Velina Hasu Houston’s play “Calligraphy” is an exploration of familial relationships — between sisters, mothers and daughters, cousins and aunts and nieces. The family ties are extended between cultures (Japanese, American, African American) and exert a strong hold, despite separations of time and space. The story bounces between Junction City, Kan., Los Angeles, Calif. and several locations in Japan. The audience is also provided glimpses and scenes of the family running from post-WWII Japan to contemporary times.
In essence, the play is about two sisters Natsuko Matsuda (Joy Misako St. Germain) and Noriko Jameson (Eloisa Cardona), who came of age in the midst of war-ravaged Japan. The two had been close, but when Noriko marries a young African American soldier — Eamon Jameson (Charles Reccardo) — and follows him back to the United States, Natsuko disowns her.
The daughters of the two, Sayuri Matsuda (Tomoko Saito) and Hiromi Jameson (Amy Van Mechelen), have taken advantage of communications technology to develop and maintain a close relationship as cousins. Both are somewhat at odds with their own place in the world. Sayuri, in Japan, is thoroughly modernized — a sexually liberated young woman who wants a career and freedom. Hiromi, of mixed race, is very Japanese on the inside. She is intimately familiar with both American and Japanese cultures, yet is also something of an outsider in both.
Each of the daughters are encountered in the midst of dealing with their aging mothers, feeling the weight of filial piety, which is described in the play as “an account that we can never pay off.”
Both mothers have to move close to their daughters and adjustments must be made. Natsuko seems to want to tame her wild daughter Sayuri, and Hiromi must come to grips with the onset of Alzheimer’s disease in her mother Noriko. The two cousins, meanwhile, are also trying to orchestrate a reunion of their mothers to see if, at long last, the two sisters might be able to reach some form of reconciliation.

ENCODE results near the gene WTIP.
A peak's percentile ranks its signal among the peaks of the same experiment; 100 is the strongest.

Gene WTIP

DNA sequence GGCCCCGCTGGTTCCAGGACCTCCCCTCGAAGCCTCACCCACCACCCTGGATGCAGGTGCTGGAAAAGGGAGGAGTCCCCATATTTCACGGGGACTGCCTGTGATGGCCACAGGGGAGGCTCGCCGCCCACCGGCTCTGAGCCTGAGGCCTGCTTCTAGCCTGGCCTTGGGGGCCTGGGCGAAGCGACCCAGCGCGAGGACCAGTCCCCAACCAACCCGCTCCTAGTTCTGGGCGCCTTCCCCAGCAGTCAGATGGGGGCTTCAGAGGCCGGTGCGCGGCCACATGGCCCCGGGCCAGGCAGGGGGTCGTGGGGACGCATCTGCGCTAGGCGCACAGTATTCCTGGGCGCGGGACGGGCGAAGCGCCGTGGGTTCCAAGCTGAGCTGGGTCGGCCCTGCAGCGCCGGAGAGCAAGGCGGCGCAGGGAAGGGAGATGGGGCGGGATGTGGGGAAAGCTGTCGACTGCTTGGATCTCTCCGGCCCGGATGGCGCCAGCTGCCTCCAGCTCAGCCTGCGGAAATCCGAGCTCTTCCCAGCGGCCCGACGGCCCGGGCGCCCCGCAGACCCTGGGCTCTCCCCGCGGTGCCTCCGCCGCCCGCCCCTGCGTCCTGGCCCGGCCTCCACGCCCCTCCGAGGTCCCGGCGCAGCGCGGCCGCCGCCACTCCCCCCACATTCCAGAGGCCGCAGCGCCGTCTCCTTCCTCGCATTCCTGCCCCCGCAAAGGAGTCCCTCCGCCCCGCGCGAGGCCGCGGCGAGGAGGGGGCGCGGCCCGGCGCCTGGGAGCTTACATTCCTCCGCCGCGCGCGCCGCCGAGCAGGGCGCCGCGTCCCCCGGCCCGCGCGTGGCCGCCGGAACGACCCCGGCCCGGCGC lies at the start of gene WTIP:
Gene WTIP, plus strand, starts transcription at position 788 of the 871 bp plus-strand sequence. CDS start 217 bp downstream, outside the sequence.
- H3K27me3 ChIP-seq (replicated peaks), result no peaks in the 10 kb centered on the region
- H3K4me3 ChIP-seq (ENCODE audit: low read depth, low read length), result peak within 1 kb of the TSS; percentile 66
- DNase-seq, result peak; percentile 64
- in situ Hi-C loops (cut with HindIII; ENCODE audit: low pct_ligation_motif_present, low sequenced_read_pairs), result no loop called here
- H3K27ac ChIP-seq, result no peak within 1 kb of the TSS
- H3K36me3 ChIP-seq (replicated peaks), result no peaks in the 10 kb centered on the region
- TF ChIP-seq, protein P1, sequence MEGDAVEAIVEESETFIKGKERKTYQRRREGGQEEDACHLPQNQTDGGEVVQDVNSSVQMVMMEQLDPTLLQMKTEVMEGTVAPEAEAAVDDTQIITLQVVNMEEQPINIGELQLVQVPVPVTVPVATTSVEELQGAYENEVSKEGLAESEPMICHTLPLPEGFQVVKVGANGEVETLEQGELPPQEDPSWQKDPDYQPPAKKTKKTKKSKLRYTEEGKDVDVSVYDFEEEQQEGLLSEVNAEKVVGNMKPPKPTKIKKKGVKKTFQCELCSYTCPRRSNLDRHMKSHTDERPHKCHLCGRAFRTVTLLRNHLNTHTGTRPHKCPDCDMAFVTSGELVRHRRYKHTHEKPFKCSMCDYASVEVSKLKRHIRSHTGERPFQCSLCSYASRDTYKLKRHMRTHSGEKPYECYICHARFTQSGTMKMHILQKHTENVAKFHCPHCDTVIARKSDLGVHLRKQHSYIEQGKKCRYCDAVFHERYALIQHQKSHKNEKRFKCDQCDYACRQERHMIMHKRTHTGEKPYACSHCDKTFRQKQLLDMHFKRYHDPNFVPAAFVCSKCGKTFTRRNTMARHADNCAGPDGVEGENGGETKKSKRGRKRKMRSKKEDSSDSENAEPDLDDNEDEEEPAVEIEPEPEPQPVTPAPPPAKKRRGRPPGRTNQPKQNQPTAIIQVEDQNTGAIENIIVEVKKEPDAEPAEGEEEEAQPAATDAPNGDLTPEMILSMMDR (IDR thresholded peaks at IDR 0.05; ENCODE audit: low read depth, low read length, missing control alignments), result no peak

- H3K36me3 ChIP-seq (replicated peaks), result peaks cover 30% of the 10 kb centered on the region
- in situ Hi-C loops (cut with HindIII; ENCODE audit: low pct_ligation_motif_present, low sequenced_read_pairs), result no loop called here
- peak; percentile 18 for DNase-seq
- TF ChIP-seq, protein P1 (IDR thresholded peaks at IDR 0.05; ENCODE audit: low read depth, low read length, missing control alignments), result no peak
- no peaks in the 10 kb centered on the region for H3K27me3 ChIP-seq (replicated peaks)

A form of time travel is present as the workings of the Noriko’s Alzheimer’s disease allow for the audience to witness scenes from the romance between Noriko and her recently departed husband Eamon.
The Dukesbay Theater’s production of the play, directed by Maria Valenzuela, brings together a talented cast and inventive set design to make for a work of theatrical art that is both poignant and humorous. The actors all breathe vibrancy into their roles. Cardona, a versatile local actress, is especially versatile as Noriko, who is grappling with the recent death of her husband and the beginnings of Alzheimer’s. Noriko’s practice of the art of calligraphy is also the source of the play’s title.
Misako St. Germain is a delight as the fiery and cynical Natsuko, who harbors animosity towards her younger sister, whom she blames for both the break-up of the family and for the complications existent in her own marriage.
Saito is dynamic as the strong-willed Sayuri, who is torn between loyalty to her mother and the desire to lead her own life.
Van Mechelen is dazzling as Hiromi, the mixed-race child of two cultures, who is the one who is valiantly holding the whole family together even as she works to care for her mother and bring about a reunion of the two estranged sisters.
Reccardo is a tall, calm and gentle presence as both the American soldier and as a Los Angeles police officer.
The set, designed by Burton Yuen and made by Jennifer York and Hector Juarez, provides a Japanese ambience to the production. The main feature is a gigantic plant, made of delicate paper. It is something of a mashup of origami, ikebana and the giant plant from “Little Shop of Horrors.”
“Calligraphy” is a concise illustration of the stated mission of Dukesbay Theater: “To promote independent theatre in Tacoma and to give a voice to artists of all ethnicities.” The diverse cast performing the drama of a family that is multi-cultural is fascinating in telling the story of lives unique to characters in non-typical circumstances. Yet there is so much universal to the human experience here that it can only serve to strengthen the idea that we’re all in this together.
“Calligraphy” runs through Nov. 12, with performances at 7:30 p.m. on Fridays and Saturdays and 2 p.m. on Sundays. The play breezes by in 90 minutes with no intermission. Tickets are $15, which includes coffee or tea and an assortment of baked goods. The Dukesbay Theater is located above the Grand Cinema (side entrance) at 508 S. Sixth Ave. #10. For further information call (253) 350-7680 or visit dukesbay.org/dukesbay-theater.